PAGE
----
First chemo – coming at you


Last day at work before first chemo and I got the best card – ‘This is shit’, and it truly is. I also got a wonderful, thoughtful present – a set of noise cancelling headsets which would help with the chatty chemo nurses! I was so touched by the message and sentiment. Its amazing what people do for you and the depths of peoples emotions and how they have reacted to this cancer and I couldn’t do it without my army behind me. It might be a small army, but they are my army and I love them all.


Its chemo day! We have a later start as take the cub to school rather than launching her out at breakfast club. I feel a bit exposed being there as I am the stranger at the gate. The last time I did this was when she first started school a year ago in Reception and now she is in Year 1 full of confidence and sass. I feel like everyone knows and I don’t want them to feel pity for me. The man cub then treats me to a coffee as we aren’t due in the hospital until 10 and I feel its going to be long day. We also dropped into the chemist to get some paracetamol as I’d read that it helps with cold capping – still haven’t decided though – and the lovely sales assistant advised me not to take more than the recommended does of eight tablets in twenty four hours! She doesn’t have a clue how many drugs are going in my body today. We chuckled on the way back to the car.

Once we arrived at the hospital we waited until 10.30 to go into the ward. I spent a good fifteen minutes of that time laughing at a sign six foot up on a blank part of the wall, in the smallest writing advertising that this was indeed a Waiting Room. It’s the small things that keep me entertained!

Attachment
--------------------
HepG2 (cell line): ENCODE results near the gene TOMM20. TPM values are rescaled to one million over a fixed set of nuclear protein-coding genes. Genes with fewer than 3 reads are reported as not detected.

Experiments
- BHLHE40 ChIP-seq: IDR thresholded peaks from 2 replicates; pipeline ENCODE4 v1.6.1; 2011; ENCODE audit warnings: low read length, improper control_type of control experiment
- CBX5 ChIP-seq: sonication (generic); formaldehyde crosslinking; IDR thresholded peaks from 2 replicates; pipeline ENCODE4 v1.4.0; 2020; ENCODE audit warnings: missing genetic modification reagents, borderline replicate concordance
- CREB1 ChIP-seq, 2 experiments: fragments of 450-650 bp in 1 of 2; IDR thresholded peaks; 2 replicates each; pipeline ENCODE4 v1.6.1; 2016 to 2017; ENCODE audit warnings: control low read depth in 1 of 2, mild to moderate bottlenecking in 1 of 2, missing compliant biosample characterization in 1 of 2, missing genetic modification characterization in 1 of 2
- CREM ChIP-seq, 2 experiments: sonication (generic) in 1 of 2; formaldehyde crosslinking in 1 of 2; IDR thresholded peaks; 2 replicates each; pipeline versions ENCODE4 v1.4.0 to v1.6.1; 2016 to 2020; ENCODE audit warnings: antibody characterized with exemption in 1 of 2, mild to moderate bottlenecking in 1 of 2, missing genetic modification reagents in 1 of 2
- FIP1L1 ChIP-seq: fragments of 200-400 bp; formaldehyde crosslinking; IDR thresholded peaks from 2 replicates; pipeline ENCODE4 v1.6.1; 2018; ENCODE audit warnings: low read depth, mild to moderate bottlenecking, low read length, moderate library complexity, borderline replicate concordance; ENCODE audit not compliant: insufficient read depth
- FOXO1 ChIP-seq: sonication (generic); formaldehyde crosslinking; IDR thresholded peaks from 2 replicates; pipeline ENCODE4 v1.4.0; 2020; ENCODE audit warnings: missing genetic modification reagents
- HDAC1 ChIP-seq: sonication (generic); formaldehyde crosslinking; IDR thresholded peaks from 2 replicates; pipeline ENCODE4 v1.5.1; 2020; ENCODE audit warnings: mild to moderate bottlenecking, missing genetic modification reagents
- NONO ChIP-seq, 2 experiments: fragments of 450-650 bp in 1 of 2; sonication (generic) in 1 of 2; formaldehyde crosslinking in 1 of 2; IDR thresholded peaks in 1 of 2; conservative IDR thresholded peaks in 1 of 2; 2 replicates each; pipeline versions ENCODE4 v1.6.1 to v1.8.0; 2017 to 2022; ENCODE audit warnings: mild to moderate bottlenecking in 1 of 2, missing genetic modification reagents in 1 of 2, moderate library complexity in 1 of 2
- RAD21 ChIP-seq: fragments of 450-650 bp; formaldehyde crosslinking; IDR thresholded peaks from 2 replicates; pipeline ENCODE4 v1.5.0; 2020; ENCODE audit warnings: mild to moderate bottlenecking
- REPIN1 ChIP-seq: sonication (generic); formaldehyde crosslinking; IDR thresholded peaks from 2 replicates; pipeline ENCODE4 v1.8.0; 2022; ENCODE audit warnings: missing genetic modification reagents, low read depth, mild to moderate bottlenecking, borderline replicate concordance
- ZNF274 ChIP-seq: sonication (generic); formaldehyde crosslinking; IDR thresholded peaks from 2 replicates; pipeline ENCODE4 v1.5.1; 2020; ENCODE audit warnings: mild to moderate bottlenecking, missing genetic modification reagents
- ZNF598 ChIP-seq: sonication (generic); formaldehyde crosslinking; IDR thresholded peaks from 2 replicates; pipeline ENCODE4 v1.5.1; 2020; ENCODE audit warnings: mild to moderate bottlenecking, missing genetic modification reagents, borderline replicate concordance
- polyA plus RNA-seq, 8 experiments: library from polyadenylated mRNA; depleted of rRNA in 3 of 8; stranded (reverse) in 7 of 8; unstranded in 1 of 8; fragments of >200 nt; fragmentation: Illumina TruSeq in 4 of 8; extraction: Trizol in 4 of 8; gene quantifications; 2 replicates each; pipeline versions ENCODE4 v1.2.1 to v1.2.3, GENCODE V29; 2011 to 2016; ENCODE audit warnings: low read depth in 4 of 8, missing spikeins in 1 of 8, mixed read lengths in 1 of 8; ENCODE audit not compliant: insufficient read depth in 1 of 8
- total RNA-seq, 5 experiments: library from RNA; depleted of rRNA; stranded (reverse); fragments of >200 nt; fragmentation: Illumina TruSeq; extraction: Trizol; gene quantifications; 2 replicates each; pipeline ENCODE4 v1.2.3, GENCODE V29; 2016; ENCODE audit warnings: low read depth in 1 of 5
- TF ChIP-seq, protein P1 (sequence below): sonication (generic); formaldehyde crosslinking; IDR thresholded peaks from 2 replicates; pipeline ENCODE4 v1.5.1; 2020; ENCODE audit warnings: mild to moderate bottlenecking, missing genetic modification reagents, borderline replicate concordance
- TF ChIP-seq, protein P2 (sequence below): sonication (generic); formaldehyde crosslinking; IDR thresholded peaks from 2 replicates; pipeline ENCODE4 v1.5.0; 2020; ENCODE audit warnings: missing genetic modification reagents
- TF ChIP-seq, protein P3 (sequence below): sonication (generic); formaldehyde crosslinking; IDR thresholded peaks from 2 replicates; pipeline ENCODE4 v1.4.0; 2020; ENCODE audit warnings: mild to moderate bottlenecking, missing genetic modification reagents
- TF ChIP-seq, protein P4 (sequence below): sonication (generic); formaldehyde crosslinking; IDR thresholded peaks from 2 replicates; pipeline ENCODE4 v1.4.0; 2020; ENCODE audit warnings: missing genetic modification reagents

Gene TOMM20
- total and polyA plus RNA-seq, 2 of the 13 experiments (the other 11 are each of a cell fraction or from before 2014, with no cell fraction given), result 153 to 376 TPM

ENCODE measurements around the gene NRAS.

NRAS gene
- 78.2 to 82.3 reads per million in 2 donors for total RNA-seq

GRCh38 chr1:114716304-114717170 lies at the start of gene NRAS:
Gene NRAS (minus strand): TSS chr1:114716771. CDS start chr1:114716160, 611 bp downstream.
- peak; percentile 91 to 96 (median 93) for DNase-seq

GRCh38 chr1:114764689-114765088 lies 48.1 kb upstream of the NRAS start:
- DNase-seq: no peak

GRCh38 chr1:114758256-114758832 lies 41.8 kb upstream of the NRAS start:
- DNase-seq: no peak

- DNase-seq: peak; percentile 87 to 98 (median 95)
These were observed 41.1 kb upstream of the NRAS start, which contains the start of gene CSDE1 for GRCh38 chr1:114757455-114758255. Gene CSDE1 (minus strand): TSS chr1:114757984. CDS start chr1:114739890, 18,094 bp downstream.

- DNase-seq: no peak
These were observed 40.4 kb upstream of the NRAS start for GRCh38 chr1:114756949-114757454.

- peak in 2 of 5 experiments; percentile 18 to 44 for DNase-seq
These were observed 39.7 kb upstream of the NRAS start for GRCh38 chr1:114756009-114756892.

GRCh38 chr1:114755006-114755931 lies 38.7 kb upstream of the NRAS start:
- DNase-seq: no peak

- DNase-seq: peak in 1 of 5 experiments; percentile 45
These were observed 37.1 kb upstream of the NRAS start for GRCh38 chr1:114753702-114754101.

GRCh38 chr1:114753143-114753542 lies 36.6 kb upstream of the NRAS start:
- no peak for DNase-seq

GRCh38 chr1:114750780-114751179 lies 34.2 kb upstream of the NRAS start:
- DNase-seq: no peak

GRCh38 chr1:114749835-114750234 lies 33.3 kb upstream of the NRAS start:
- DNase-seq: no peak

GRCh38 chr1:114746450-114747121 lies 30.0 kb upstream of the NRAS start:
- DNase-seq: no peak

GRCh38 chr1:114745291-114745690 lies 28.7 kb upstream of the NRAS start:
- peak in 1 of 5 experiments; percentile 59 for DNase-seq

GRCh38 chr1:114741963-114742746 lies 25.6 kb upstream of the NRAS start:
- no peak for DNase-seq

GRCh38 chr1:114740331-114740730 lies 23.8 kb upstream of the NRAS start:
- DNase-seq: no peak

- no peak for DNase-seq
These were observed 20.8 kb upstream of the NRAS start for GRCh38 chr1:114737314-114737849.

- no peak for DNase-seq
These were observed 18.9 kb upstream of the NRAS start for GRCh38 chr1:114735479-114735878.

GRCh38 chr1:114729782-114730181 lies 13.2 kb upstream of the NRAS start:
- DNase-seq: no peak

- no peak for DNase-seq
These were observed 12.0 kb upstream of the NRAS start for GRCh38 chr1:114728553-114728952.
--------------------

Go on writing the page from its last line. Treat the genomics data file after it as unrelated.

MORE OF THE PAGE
Once in the chemo unit, I can’t describe how impersonal it is – it is literally a waiting room of folk at various stages of their chemo, finding a seat and taking up a position with the drips in arms. You wouldn’t want to talk about anything personal – theres ten other people sat within earshot doing all they can to listen. The nurses on the ward are all lovely, but it doesn’t provide me with any comfort at the crazy time.

I was given a humongous anti sickness tablet which had to be taken before treatment could start. Then a lot of paperwork was discussed around the number of drugs I was about to take. Followed by agreement that I would cold cap. I made that decision there and then. I might not have bothered had I known the faff that was about to ensue!! At least with cold capping I was in an area of the room that was more private and not as easily overheard. It was a good job as I got conditioner lathered on my hair (to keep the cap stuck to my head apparently), then three nurses and twenty minutes later we still didn’t have the bloody cold cap on my heard. It’s a weird contraption, mix between a swimming cap of thick rubber and a jockeys helmet. But they couldn’t get the sizing right for my head!! I did start laughing hysterically at one point. It was maybe an omen. Devastatingly, I couldn’t get the headset to my ears

The kicker was then the timings. I had to sit with it on my head at minus four to six degrees for thirty minutes pre drugs going in then ninety minutes after the drugs had gone in (which in itself would take half an hour). At that point I sent the man cub into town. We were both bored and there was no point both of us being bored! Those first thirty minutes went quickly – and then Julie started with the six enormous syringes (two lots of red ones which would mean red pee apparently! Good job she remembered to share that nugget with me). Once the drugs had all gone through the drip, I then sat for the longest ninety minutes of my life. My head was so cold I started to shudder and couldn’t even talk straight – it was like the weirdest drunkenness ever.

Finally managed to leave the hospital at 3.30 and was starving! Ate like an absolute horse and don’t feel too bad. No sickness, but feel tired. I think its emotionally exhausting though. My bestie had me crying on the phone tonight when she was crying. I want a big hug off her.

But first chemo down, and I have this. And surprisingly I have laughed a lot today, its just what me and my man cub do – we laugh. He is definitely in my army.

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